As we walked back to the car from the Plage du Vieil, along the rue du Petit Vieil toward the Plage de la Madeleine — it was only about 500 yards — I noticed a tree that I don't think I'd ever seen before. I thought the fruits were lychees, but it turns out, I've learned thanks to Susan, to be an arbousier, or strawberry tree. It's native to the Mediterranean and Atlantic coastal areas of Europe and the British Isles.
Let me say again how far north Noirmoutier and Saint-Aignan are. Both are located at 47º of latitude north of the equator, which puts them farther north than Quebec City or Duluth (Minnesota). That's almost as far north as the tip top of the state of Maine (north of the town of Caribou, for example). Thank the warm ocean current called the Gulf Stream for the island's mild climate. And France's climate overall.
People were out walking on the beaches or cycling on the streets. This was on October 24. We were walking along the narrow street, which is lined with white-washed walls. I noticed the pin parasol (stone pine, umbrella pine, parasol pine are names for it in English) pictured here. It's a Mediterranean plant, but seems to be thriving in the Noirmoutier climate. It's the pine that give us pignons de pin (pine nuts) for the Provençal cookies called pignons and for pesto.
Here's a Google Maps aerial view of the street and beaches we had walked along. I think I can actually see the umbrella pine on this image. It's just past the Chat Perché restaurant and on the opposite side of the street. We were still looking for a place to have our noontime picnic, but we weren't having a lot of luck so far. It was lunchtime.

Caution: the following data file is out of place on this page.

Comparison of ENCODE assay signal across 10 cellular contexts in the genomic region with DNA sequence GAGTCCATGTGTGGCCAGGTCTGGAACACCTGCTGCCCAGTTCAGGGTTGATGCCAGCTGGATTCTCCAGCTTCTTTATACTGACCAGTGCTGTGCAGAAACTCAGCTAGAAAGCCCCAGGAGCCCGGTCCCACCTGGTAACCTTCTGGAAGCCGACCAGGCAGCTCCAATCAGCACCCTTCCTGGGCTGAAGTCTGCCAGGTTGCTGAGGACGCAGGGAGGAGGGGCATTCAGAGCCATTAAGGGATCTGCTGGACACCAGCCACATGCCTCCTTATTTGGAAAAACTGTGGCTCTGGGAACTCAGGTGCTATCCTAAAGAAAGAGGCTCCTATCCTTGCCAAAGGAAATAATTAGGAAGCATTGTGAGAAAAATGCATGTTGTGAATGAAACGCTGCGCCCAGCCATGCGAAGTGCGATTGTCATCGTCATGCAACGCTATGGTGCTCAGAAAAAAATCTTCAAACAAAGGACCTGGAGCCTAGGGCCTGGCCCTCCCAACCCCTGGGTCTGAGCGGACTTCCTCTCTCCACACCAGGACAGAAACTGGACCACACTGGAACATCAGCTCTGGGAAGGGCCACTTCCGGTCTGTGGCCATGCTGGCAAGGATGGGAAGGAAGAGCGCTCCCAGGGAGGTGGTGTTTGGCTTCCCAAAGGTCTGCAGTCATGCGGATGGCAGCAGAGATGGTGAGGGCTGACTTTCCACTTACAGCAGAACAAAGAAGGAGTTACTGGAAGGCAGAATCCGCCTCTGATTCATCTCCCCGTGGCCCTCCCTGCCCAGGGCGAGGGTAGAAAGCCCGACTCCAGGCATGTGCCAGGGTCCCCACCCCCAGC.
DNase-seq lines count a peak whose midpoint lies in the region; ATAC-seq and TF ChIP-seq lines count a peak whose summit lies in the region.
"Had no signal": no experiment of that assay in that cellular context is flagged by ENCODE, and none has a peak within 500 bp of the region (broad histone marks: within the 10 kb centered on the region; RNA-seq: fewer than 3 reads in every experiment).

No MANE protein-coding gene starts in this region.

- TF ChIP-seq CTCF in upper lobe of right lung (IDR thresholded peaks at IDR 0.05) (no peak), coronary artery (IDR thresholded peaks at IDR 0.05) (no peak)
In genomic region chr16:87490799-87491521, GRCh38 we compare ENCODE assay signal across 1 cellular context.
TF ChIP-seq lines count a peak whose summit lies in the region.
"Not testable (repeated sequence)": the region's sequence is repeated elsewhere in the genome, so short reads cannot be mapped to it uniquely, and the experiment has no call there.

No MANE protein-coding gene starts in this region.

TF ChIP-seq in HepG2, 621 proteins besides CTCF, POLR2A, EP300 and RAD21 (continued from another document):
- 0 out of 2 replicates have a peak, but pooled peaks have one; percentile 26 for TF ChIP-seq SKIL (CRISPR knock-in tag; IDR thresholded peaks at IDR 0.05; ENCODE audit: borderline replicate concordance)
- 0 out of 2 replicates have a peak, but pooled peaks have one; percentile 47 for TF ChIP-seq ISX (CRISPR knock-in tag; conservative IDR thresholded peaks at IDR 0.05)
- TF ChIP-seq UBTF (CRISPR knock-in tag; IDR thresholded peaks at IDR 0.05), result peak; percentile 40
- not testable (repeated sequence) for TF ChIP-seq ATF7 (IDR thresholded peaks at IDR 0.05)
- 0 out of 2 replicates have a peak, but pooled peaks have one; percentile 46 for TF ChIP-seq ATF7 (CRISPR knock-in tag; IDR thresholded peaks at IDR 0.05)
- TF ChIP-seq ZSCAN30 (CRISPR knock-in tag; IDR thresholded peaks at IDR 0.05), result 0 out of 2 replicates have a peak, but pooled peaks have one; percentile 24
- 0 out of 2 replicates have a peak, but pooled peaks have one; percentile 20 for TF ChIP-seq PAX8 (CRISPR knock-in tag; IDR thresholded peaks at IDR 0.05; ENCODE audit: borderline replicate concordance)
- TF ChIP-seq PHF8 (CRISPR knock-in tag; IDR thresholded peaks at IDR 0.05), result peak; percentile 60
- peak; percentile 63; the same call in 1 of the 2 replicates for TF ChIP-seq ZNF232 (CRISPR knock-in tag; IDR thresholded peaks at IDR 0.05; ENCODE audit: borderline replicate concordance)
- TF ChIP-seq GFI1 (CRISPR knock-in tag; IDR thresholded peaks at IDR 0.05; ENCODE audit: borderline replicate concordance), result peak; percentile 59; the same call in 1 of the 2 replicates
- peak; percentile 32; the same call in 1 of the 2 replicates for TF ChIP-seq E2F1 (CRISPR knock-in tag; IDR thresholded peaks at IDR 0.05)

Sorry to blast the whole premise of this post out of the water, but your lychee is a Strawberry Tree Arbutus unedo. It's a native species to the area. https://en.wikipedia.org/wiki/Arbutus_unedoReplyDelete
Thanks Susan. I've corrected the post. Moi et les plantes, ça fait deux... Looked like lychees to me.Delete
I've wondered about pine nuts and now I know.ReplyDelete
We have an enormous Arbutus unedo in our front yard. It's unfussy, pretty, and provides shade, though the neighbors aren't fond of the squishy fruit that lands on their driveway.ReplyDelete
I guess I just never noticed these trees in California, not even at your house.Delete
Until about a week ago (when I read otherwise), I thought arbutus unedo was native to the US west/southwest. Our arbutus natives are usually called "madrones;" they look very similar but have tiny polite fruit.Delete
I planted a Parasol Pine about ten years ago, and this year the base has suddenly been ringed by dozens of Saffron Milk Cap mushrooms. A bonus!ReplyDelete
Sweet. I had to look up that mushroom, and it's beautiful.Delete
The arbutus also features in an old Irish song I remember being taught at school:ReplyDelete